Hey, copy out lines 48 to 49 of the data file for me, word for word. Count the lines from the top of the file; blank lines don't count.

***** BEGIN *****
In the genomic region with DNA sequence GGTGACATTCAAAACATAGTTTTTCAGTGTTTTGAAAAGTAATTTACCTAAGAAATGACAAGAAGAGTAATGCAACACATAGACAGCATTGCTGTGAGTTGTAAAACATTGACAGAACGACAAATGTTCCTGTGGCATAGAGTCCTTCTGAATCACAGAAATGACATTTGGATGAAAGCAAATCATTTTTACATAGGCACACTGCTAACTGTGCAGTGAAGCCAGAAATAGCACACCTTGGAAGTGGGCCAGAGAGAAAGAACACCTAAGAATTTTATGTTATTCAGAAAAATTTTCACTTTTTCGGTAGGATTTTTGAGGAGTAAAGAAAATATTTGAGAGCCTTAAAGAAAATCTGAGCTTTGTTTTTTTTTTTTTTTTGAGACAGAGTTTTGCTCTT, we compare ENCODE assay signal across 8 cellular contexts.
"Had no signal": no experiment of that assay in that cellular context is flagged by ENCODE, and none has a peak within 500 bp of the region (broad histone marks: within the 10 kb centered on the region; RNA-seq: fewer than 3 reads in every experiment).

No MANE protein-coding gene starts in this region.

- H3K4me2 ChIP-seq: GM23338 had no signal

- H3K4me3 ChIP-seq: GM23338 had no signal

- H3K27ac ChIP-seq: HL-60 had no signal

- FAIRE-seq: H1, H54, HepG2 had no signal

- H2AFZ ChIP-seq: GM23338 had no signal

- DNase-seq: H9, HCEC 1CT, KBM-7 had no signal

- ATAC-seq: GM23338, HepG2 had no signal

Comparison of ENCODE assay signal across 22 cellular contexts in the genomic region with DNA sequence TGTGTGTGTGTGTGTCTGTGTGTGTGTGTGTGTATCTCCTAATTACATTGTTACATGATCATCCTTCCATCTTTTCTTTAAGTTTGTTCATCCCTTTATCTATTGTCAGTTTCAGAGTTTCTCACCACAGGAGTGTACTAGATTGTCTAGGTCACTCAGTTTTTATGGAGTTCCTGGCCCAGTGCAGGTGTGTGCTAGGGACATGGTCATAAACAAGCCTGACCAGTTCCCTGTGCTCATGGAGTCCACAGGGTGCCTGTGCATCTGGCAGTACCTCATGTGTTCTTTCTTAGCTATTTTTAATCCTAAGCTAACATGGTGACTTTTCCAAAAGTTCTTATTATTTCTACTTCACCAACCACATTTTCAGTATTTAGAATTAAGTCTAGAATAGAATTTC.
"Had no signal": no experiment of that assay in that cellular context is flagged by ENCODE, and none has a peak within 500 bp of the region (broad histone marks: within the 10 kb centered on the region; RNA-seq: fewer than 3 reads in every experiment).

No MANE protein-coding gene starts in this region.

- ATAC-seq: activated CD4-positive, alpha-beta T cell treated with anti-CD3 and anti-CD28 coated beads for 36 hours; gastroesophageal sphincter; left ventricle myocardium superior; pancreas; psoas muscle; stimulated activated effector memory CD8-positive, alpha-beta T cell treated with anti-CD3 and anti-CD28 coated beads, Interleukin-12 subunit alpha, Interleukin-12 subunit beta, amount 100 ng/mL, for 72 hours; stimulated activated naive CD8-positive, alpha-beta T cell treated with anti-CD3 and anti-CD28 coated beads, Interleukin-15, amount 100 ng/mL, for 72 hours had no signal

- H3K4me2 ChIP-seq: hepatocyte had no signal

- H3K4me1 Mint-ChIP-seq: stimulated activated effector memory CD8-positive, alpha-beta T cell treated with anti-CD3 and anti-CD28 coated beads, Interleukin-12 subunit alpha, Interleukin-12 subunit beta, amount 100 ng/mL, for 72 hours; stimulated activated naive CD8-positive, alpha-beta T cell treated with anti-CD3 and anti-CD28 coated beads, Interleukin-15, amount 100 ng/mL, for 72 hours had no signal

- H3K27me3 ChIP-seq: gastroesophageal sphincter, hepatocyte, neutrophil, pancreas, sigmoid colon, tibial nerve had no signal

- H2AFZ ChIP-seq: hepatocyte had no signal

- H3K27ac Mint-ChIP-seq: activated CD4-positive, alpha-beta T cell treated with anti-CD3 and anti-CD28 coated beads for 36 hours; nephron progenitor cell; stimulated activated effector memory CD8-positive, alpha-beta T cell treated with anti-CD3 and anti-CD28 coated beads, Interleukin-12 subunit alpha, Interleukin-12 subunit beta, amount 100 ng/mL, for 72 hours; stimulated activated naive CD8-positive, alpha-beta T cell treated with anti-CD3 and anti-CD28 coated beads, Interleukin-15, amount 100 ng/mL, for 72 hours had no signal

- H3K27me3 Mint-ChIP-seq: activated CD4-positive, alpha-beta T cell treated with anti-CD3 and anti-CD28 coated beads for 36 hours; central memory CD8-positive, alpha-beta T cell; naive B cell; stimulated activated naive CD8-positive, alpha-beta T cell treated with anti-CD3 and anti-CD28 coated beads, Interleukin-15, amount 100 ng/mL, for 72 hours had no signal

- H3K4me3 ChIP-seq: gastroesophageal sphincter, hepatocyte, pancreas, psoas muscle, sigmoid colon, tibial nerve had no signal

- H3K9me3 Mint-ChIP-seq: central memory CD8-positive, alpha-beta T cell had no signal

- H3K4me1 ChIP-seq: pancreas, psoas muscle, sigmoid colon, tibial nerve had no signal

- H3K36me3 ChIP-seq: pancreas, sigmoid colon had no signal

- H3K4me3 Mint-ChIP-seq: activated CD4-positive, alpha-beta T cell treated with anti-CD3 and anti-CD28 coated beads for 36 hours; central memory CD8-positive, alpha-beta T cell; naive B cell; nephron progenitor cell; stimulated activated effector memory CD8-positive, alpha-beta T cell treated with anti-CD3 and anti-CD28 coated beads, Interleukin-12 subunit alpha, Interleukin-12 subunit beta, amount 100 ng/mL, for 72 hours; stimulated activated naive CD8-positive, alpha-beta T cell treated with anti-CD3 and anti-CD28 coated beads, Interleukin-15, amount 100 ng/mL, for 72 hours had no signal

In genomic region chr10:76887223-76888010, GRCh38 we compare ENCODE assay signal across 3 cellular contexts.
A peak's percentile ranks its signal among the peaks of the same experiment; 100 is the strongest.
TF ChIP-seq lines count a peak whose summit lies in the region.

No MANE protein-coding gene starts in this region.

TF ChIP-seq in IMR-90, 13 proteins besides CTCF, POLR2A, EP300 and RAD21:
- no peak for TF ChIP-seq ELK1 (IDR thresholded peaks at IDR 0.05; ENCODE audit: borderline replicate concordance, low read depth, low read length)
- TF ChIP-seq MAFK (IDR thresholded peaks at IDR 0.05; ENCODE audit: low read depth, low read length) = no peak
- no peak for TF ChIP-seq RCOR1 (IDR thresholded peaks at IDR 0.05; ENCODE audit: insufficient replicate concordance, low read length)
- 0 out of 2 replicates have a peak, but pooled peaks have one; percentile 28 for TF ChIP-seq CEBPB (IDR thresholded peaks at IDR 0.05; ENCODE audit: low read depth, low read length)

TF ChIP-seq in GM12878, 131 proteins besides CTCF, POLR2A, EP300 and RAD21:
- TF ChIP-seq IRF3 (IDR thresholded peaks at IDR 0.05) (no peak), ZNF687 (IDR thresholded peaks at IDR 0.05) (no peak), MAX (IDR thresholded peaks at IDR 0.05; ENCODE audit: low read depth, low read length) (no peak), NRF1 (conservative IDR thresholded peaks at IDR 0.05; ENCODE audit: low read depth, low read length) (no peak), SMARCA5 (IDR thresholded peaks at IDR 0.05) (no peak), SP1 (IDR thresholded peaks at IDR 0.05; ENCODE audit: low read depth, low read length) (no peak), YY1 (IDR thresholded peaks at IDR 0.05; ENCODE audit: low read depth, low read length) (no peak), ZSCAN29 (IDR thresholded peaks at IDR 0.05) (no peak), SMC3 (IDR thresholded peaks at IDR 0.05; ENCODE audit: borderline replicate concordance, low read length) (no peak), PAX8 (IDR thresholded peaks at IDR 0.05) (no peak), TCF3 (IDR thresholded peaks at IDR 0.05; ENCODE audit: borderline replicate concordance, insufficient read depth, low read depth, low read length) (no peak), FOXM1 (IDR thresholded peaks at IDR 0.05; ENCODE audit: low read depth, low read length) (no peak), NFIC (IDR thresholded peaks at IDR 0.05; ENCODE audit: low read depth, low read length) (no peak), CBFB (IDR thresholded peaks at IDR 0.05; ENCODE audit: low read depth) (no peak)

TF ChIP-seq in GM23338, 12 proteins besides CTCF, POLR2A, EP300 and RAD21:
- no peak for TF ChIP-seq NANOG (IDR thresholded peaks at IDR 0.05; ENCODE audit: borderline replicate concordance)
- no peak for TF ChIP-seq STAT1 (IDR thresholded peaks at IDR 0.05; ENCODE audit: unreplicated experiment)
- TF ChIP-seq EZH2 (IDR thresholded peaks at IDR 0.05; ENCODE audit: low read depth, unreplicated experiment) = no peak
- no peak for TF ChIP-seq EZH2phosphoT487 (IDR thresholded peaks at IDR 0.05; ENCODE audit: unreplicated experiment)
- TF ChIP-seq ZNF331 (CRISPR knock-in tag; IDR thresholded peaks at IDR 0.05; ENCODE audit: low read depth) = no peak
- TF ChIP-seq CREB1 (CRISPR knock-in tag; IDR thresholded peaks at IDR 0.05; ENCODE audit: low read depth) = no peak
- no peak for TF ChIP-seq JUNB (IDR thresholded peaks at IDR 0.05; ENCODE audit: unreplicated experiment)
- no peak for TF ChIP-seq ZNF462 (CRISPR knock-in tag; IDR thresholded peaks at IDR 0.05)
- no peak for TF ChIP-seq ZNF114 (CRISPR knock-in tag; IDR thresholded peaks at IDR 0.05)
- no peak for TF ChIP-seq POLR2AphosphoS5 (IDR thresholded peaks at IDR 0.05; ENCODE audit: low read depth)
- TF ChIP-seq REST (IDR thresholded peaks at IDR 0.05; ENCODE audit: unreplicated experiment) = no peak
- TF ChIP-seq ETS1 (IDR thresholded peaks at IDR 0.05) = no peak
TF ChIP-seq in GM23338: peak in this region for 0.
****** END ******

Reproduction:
- TF ChIP-seq REST (IDR thresholded peaks at IDR 0.05; ENCODE audit: unreplicated experiment) = no peak
- TF ChIP-seq ETS1 (IDR thresholded peaks at IDR 0.05) = no peak